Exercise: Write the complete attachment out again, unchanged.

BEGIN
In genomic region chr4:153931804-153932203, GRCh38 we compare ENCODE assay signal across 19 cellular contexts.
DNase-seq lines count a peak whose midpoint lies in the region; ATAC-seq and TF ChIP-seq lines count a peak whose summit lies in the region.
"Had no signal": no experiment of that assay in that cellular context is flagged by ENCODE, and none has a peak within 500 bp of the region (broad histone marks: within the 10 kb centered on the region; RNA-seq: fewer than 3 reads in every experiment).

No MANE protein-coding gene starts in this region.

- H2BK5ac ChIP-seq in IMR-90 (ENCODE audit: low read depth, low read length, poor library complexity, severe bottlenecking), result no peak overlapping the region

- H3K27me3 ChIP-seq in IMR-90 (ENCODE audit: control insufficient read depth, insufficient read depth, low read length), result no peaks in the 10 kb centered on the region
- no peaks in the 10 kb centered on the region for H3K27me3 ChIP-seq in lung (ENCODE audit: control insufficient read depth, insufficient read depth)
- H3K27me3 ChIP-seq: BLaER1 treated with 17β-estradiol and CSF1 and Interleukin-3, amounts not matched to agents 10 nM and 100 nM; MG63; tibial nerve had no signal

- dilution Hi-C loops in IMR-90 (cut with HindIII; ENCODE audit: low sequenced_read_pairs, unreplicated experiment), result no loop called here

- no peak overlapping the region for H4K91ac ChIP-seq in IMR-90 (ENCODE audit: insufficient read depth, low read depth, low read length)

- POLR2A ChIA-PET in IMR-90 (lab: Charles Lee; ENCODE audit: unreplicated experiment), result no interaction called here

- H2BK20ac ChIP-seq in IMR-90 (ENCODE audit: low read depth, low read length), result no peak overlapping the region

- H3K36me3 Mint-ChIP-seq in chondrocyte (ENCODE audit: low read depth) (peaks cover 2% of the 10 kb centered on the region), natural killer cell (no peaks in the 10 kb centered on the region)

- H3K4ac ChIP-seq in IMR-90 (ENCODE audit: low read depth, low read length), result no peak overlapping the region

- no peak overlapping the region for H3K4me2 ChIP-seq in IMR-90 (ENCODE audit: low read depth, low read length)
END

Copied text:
In genomic region chr4:153931804-153932203, GRCh38 we compare ENCODE assay signal across 19 cellular contexts.
DNase-seq lines count a peak whose midpoint lies in the region; ATAC-seq and TF ChIP-seq lines count a peak whose summit lies in the region.
"Had no signal": no experiment of that assay in that cellular context is flagged by ENCODE, and none has a peak within 500 bp of the region (broad histone marks: within the 10 kb centered on the region; RNA-seq: fewer than 3 reads in every experiment).

No MANE protein-coding gene starts in this region.

- H2BK5ac ChIP-seq in IMR-90 (ENCODE audit: low read depth, low read length, poor library complexity, severe bottlenecking), result no peak overlapping the region

- H3K27me3 ChIP-seq in IMR-90 (ENCODE audit: control insufficient read depth, insufficient read depth, low read length), result no peaks in the 10 kb centered on the region
- no peaks in the 10 kb centered on the region for H3K27me3 ChIP-seq in lung (ENCODE audit: control insufficient read depth, insufficient read depth)
- H3K27me3 ChIP-seq: BLaER1 treated with 17β-estradiol and CSF1 and Interleukin-3, amounts not matched to agents 10 nM and 100 nM; MG63; tibial nerve had no signal

- dilution Hi-C loops in IMR-90 (cut with HindIII; ENCODE audit: low sequenced_read_pairs, unreplicated experiment), result no loop called here

- no peak overlapping the region for H4K91ac ChIP-seq in IMR-90 (ENCODE audit: insufficient read depth, low read depth, low read length)

- POLR2A ChIA-PET in IMR-90 (lab: Charles Lee; ENCODE audit: unreplicated experiment), result no interaction called here

- H2BK20ac ChIP-seq in IMR-90 (ENCODE audit: low read depth, low read length), result no peak overlapping the region

- H3K36me3 Mint-ChIP-seq in chondrocyte (ENCODE audit: low read depth) (peaks cover 2% of the 10 kb centered on the region), natural killer cell (no peaks in the 10 kb centered on the region)

- H3K4ac ChIP-seq in IMR-90 (ENCODE audit: low read depth, low read length), result no peak overlapping the region

- no peak overlapping the region for H3K4me2 ChIP-seq in IMR-90 (ENCODE audit: low read depth, low read length)